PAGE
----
I was informed about this one particular situation where a child playing both roles was played off against the scapegoat in a competition formulated by the parent designed to see who was ”good’‘ one week, and who was ”bad” the next week. This abuse played out weekly, and sometimes daily for the children’s entire lives.
The parent would literally sit down a couple of times a week and talk about how bad their children were. One week they would carry on that ‘Jane was such a bad child.’
The next week, the same parent would sit down and talk about how ‘Jane was such a good child, and Lisa was such a bad child.’ The abuse was always done in front of the children – and to this day the two adult siblings hate each – other.
The child playing both roles became so competitive with the scapegoat, and did everything they could to align with the narcissistic parent against the scapegoat in the hope of gaining the narcissistic parent’s approval. It did the trick.
The behaviour of the narcissistic parent towards their favourite child is parasitic. Friends, life long partners, and a life outside of the narcissist is often beyond reach for this child, who becomes so enmeshed by the narcissistic parent that they will often suffer from severe panic attacks and anxiety disorders.
It is highly likely that if this child marries, the narcissistic parent will get involved in the marriage – become jealous of the husband or wife, triangulate between the husband and wife, and could very likely become aggressive when they begin to lose the attention.
The most important fact for children to remember is that the narcissistic mother doesn’t really love any of the children, golden – child nor scapegoat. They aren’t capable. And when one scapegoat leaves, a new one must be found. Safety for the favourite child is subject to change.
Golden child as investment
The golden child is groomed and hoovered into a role that they never asked for. The narcissistic parent literally buys the child with the best gifts and schools that money can buy. They shower them with praise and attention in an effort to hoover the child into their toxic world.
The scapegoat shops at Kmart, and the golden child shops at Myer. The favourite child is eagerly given a huge wad of cash to go shopping with, while scapegoat can barely convince the narcissist to even give them fifty dollars.
The cost for the golden child is huge. Like a fly stuck in a spider’s web this child becomes engulfed by the narcissistic parent.
Narcissists are very calculating individuals. They never do something for nothing. There are always strings attached, and they always want something in return for their efforts. They usually love and hoover the favourite child in the hope of having their complete loyalty and adoration for the rest of their life.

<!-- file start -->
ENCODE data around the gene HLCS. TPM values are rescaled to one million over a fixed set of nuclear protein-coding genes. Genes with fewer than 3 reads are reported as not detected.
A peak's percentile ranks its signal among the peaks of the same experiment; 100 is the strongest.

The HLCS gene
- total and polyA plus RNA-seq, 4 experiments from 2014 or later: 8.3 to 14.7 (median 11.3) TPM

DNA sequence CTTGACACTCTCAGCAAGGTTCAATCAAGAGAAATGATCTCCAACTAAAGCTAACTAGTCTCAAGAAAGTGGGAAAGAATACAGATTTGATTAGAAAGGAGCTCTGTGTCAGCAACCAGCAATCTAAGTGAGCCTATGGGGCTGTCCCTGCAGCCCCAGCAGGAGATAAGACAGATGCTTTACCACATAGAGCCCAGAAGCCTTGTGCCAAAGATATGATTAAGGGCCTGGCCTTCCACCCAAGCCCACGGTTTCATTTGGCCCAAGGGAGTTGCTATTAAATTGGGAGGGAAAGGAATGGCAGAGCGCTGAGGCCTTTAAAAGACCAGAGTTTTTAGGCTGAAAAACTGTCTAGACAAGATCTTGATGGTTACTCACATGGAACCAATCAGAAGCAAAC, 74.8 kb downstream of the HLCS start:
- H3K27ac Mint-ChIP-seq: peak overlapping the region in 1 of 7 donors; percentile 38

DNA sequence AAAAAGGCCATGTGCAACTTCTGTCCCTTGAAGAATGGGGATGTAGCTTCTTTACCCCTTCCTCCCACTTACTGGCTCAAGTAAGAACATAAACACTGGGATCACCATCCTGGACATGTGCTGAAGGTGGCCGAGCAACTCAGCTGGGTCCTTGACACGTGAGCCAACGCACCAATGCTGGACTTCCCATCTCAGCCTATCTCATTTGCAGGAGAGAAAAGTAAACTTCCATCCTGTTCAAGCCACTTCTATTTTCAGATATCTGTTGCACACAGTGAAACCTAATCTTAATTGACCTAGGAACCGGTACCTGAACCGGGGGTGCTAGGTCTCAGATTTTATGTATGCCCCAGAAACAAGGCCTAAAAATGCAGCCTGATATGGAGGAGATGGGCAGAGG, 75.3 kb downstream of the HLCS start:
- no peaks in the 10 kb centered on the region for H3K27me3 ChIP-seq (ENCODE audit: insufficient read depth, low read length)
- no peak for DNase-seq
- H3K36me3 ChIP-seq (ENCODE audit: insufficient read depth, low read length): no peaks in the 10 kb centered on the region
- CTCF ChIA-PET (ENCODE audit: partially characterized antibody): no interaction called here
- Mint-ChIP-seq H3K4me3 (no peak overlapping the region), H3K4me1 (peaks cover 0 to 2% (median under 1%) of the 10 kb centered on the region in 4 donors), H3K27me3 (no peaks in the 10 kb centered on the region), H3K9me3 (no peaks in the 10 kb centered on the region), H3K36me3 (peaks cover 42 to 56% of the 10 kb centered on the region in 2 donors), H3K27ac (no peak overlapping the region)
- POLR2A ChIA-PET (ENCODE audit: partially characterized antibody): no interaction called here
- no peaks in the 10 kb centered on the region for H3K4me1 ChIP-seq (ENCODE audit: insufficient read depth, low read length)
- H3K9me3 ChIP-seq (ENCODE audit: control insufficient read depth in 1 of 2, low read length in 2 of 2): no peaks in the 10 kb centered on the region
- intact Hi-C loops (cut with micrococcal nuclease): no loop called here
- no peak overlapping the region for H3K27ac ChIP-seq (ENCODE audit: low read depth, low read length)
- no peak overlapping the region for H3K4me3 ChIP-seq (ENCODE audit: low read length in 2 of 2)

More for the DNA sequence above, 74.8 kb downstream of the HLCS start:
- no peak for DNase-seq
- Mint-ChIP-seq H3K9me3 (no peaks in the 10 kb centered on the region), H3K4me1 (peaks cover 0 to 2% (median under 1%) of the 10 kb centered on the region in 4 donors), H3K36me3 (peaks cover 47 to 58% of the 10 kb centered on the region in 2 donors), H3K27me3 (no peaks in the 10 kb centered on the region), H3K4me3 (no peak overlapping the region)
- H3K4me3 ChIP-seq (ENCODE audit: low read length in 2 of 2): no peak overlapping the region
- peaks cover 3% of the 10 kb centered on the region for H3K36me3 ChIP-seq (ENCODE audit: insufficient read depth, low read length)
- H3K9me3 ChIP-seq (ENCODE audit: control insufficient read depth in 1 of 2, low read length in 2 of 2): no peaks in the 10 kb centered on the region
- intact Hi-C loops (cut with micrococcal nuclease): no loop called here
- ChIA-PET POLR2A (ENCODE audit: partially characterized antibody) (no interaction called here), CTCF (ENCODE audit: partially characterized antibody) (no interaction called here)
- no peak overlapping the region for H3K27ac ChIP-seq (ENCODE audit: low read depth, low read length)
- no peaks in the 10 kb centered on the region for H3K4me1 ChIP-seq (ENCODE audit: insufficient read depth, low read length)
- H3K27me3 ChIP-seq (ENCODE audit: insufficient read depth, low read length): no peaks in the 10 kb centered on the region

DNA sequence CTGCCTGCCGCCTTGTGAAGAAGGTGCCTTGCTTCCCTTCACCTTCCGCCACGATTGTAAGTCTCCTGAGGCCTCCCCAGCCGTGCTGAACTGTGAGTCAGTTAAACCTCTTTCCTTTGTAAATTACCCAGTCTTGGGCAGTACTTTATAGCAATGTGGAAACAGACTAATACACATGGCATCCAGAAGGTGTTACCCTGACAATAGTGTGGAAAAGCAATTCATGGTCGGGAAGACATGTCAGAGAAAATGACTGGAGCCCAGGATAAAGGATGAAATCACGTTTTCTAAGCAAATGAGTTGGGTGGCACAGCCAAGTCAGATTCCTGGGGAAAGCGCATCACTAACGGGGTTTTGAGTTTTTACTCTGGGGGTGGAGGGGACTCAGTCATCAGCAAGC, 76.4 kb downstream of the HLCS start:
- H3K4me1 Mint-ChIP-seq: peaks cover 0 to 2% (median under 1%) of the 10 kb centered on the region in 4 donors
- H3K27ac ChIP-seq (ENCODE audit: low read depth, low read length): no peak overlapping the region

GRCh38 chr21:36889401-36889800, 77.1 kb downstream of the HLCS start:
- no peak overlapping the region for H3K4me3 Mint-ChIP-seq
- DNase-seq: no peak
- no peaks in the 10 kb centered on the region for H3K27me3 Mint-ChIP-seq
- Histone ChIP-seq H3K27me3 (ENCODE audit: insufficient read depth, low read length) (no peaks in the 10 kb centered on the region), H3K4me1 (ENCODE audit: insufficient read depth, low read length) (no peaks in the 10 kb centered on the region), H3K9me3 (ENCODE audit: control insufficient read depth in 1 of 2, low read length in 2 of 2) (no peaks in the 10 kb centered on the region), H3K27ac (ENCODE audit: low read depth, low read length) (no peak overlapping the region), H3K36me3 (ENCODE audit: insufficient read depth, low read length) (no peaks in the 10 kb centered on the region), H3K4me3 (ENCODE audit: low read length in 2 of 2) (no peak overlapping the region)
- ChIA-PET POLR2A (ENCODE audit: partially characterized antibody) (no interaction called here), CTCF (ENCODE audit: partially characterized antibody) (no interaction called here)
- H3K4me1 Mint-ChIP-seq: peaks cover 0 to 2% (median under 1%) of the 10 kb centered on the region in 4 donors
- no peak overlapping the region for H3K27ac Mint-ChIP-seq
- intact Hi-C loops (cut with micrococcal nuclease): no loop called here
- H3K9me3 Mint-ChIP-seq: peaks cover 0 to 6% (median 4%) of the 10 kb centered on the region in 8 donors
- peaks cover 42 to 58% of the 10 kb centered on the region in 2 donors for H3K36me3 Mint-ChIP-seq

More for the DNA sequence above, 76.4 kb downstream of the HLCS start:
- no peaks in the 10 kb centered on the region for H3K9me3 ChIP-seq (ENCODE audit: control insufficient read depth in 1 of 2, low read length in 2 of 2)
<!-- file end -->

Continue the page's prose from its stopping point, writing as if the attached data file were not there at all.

What must be understood about the narcissistic parent is that they know exactly what they are doing, and the golden child has endured years of hoovering, love bombing and undue praise. They have done this so as they can manipulate, and play with this child’s emotions, in the hope that they never lose them. They have projected their own false self onto the golden child in the hope of owning them. And own them, they do.
The narcissist has just bought them- self a life time of narcissistic supply. The golden child will now walk on eggshells for the rest of their life.
Grooming is a very dangerous way to break down an abuse victim’s defences.
Grooming and hoovering are two very dangerous abuse tactics because they often keep a victim stuck in their role, stuck in a state of confusion and a complete FOG (fear, obligation and guilt). The false kindness presented to the victim means that when red flags arise – the victim looks the other way. It becomes a case of:
‘well, they do all of these kind things for me, sing my praises almost all of the time. So that terrible thing they just said about me to me, must have been a slip of the tongue.’
FOG – Fear, Obligation and guilt
Fear: The golden child is afraid of the narcissistic parent and tries to make concrete a bond with their abuser in the hope of staying safe, and continuing on in golden child status.
Obligation: Golden children often feel a sense of obligation to the narcissistic parent who is suffocating them emotionally, often because of the narcissistic parents hoovering, buying of the golden and the continued praise .
Guilt: The golden child doesn’t understand why they have this special position. However, how can one possibly think of leaving their suicidle, and now incapable parent (who drives them crazy, won’t allow them to have an identity, or life of their own) when this person adores them so much.
‘It would break their heart.’
Buying a child, and holding a child in such a high regard is a very manipulative, emotionally dangerous action. This is an abuse of power, and can ultimately backfire when the child reaches adult hood.
So what happens to the child?
The golden child, just like the scapegoat often feels suffocated and on the verge of a nervous breakdown. This child often feels as though they have no real identity. After all, to remain the golden child, they have had to refrain from having an opinion, and feelings or emotions.
Golden child syndrome leaves individual’s feeling anything but an individual because psychologically and developmentally the child has never had the opportunity to grow into a healthy individual. Instead, they have had conform to an identity chosen for them by the narcissistic parent in order to stay psychologically safe.
Golden children who make the decision to hold onto the role of golden child, often walk out into the world with a sense of entitlement, which makes survival in the real world difficult. Instead, they may become lost and confused when the people around them refuse to see the golden child as special, don’t take well to their rudeness, and don’t intend to buy their affections.
Like a mouse in the wilderness, the golden child is now vulnerable to the hoovering and love-bombing of future dangerous partners. In an effort to be praised and held in such high regard, instead of normal regard, they may go for what they know, and become entrenched in other dangerous relationships.
Like a child whom has come out of a fantasy world, they don’t know who they are, they don’t know how to be, and in all honesty, their toolbox is pretty much empty.
Adult golden children:
Both the golden – child and the scapegoat have had their identities stolen from themselves at a very young age. These two adult children would fare better if they refused the role given to them, and went in search of themselves; not whom they were brainwashed into believing they were.